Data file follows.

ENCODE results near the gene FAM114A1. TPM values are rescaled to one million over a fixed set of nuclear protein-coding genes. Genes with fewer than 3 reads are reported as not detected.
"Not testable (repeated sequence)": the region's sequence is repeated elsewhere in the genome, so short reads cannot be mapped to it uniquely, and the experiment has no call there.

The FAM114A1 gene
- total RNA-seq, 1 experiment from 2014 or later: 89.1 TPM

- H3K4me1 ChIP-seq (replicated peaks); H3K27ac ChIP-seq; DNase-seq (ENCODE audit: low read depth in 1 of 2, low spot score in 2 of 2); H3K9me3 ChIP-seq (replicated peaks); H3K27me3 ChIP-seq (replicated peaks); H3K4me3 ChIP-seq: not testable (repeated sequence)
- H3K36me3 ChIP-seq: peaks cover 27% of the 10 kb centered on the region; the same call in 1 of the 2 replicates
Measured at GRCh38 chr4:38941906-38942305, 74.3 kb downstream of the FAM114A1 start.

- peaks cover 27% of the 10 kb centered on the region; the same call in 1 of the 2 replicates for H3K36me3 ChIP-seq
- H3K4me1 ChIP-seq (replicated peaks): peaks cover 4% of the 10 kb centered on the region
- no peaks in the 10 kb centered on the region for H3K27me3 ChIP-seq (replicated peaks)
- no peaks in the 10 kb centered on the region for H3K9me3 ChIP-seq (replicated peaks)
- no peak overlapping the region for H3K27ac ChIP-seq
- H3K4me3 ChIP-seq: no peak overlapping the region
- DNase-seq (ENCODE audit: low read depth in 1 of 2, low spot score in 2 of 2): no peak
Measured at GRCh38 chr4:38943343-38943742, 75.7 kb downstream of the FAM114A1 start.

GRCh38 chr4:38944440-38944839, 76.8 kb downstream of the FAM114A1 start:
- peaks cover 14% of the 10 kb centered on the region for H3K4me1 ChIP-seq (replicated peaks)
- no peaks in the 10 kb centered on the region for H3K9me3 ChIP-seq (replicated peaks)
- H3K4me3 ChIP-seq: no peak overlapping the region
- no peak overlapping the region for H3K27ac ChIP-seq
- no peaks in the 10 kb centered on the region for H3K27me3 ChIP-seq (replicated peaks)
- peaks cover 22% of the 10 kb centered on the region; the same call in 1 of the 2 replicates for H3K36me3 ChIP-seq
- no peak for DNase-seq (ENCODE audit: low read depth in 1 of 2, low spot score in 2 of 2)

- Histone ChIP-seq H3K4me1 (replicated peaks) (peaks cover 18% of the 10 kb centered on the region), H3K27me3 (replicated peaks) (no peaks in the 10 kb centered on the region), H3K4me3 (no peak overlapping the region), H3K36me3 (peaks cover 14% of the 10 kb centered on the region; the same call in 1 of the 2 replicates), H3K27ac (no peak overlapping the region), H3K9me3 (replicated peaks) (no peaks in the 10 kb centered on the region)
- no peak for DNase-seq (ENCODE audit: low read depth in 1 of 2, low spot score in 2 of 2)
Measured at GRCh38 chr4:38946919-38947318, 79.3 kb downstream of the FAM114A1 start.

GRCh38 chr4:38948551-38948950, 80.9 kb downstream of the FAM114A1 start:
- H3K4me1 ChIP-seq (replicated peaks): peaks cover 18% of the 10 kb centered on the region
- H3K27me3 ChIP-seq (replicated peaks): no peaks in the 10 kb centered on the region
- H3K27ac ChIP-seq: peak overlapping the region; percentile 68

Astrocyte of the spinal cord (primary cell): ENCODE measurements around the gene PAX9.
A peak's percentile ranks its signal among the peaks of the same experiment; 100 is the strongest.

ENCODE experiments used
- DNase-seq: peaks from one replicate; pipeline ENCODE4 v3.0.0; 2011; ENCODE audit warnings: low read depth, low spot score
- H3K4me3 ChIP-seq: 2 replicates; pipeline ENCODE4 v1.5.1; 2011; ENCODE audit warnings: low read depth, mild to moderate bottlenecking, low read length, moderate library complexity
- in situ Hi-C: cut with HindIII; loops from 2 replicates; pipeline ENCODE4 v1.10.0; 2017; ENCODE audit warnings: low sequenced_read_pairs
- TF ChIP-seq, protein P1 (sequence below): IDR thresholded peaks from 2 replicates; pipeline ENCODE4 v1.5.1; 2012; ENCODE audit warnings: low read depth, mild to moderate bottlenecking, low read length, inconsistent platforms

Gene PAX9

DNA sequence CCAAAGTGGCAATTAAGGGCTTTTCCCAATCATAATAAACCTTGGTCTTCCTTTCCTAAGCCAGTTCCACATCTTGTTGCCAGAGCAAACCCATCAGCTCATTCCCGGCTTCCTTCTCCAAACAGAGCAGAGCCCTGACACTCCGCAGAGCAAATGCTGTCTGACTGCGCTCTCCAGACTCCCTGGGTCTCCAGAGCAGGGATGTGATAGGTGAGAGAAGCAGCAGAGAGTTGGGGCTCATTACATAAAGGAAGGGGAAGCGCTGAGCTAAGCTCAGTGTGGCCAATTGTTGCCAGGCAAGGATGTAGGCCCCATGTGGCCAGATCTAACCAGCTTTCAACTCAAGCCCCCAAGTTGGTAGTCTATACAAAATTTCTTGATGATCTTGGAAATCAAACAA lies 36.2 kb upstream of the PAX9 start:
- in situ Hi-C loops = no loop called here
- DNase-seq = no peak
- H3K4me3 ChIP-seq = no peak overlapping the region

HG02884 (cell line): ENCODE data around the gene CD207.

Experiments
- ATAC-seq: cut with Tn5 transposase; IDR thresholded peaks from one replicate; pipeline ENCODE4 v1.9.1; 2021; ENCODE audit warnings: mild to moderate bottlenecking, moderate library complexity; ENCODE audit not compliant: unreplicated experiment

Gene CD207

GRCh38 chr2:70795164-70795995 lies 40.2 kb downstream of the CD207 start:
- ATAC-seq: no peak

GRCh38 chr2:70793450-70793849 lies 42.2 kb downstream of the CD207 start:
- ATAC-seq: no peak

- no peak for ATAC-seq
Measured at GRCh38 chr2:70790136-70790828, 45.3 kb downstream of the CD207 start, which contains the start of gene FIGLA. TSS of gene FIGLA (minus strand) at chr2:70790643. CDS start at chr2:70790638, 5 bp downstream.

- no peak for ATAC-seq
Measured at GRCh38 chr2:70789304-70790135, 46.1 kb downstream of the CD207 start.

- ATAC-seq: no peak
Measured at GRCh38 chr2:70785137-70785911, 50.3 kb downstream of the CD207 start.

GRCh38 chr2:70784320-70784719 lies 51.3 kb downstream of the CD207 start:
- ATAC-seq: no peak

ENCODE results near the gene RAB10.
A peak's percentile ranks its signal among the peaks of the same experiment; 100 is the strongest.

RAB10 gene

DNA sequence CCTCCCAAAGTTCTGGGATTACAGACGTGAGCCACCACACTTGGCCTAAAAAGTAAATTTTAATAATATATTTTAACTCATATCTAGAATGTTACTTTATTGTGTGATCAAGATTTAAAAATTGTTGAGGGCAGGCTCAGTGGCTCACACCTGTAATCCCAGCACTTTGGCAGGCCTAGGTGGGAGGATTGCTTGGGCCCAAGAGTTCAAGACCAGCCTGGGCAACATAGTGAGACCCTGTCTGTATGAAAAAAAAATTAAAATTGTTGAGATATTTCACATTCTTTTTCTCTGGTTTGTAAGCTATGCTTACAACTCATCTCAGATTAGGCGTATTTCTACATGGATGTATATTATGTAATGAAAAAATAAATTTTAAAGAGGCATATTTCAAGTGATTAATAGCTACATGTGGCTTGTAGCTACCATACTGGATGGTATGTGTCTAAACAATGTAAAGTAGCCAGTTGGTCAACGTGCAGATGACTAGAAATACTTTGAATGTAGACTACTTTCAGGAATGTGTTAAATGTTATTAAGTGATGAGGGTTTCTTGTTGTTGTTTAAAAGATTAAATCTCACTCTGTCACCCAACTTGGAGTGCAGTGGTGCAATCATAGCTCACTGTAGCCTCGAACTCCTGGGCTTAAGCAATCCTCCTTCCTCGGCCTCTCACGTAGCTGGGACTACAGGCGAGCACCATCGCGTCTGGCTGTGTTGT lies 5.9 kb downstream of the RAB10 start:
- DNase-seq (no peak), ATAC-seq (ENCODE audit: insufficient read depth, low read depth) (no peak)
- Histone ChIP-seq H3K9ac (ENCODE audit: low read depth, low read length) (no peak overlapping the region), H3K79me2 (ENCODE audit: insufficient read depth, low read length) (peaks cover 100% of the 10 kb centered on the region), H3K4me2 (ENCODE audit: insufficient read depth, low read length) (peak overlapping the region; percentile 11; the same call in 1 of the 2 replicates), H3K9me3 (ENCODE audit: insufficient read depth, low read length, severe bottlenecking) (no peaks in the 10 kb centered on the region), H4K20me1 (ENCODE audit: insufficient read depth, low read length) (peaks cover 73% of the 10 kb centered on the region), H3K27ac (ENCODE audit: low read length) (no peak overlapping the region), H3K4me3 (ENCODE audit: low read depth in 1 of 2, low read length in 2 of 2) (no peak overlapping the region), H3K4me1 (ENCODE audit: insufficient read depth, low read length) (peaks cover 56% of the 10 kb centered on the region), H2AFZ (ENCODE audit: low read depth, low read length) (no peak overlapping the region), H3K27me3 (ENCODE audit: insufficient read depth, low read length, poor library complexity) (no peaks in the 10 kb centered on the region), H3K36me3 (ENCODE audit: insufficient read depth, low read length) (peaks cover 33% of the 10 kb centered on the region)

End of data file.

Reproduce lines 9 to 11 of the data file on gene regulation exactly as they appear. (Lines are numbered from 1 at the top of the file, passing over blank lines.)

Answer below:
- H3K4me1 ChIP-seq (replicated peaks): peaks cover 4% of the 10 kb centered on the region
- no peaks in the 10 kb centered on the region for H3K27me3 ChIP-seq (replicated peaks)
- no peaks in the 10 kb centered on the region for H3K9me3 ChIP-seq (replicated peaks)